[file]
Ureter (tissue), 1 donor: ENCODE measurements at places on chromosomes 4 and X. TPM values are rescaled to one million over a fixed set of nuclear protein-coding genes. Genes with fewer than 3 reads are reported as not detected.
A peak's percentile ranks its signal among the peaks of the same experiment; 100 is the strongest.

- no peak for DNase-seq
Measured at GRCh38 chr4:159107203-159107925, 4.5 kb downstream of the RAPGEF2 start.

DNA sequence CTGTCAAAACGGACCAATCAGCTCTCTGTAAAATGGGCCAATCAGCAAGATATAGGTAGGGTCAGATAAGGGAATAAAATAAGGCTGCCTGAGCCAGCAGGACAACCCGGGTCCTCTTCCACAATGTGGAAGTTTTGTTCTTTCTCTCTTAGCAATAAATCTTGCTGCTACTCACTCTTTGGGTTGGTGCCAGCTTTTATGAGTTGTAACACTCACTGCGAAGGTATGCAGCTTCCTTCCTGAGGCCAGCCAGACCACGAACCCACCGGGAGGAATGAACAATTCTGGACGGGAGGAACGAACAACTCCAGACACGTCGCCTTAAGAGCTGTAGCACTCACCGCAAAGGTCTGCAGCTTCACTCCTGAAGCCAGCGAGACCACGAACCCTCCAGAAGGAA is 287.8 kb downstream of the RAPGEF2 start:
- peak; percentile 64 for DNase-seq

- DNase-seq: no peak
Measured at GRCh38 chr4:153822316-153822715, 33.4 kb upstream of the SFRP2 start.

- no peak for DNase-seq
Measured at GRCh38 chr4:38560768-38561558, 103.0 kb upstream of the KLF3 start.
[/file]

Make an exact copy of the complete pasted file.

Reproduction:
Ureter (tissue), 1 donor: ENCODE measurements at places on chromosomes 4 and X. TPM values are rescaled to one million over a fixed set of nuclear protein-coding genes. Genes with fewer than 3 reads are reported as not detected.
A peak's percentile ranks its signal among the peaks of the same experiment; 100 is the strongest.

- no peak for DNase-seq
Measured at GRCh38 chr4:159107203-159107925, 4.5 kb downstream of the RAPGEF2 start.

DNA sequence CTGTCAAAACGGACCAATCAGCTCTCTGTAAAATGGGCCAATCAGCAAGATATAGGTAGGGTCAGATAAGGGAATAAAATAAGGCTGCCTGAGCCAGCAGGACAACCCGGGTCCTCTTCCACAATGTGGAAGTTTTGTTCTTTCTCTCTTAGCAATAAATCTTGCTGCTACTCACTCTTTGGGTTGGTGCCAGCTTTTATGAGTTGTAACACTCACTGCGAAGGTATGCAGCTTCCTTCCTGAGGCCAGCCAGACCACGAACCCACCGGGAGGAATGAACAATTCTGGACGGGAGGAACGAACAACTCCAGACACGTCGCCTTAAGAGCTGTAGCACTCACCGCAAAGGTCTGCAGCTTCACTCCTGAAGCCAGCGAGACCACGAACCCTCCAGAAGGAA is 287.8 kb downstream of the RAPGEF2 start:
- peak; percentile 64 for DNase-seq

- DNase-seq: no peak
Measured at GRCh38 chr4:153822316-153822715, 33.4 kb upstream of the SFRP2 start.

- no peak for DNase-seq
Measured at GRCh38 chr4:38560768-38561558, 103.0 kb upstream of the KLF3 start.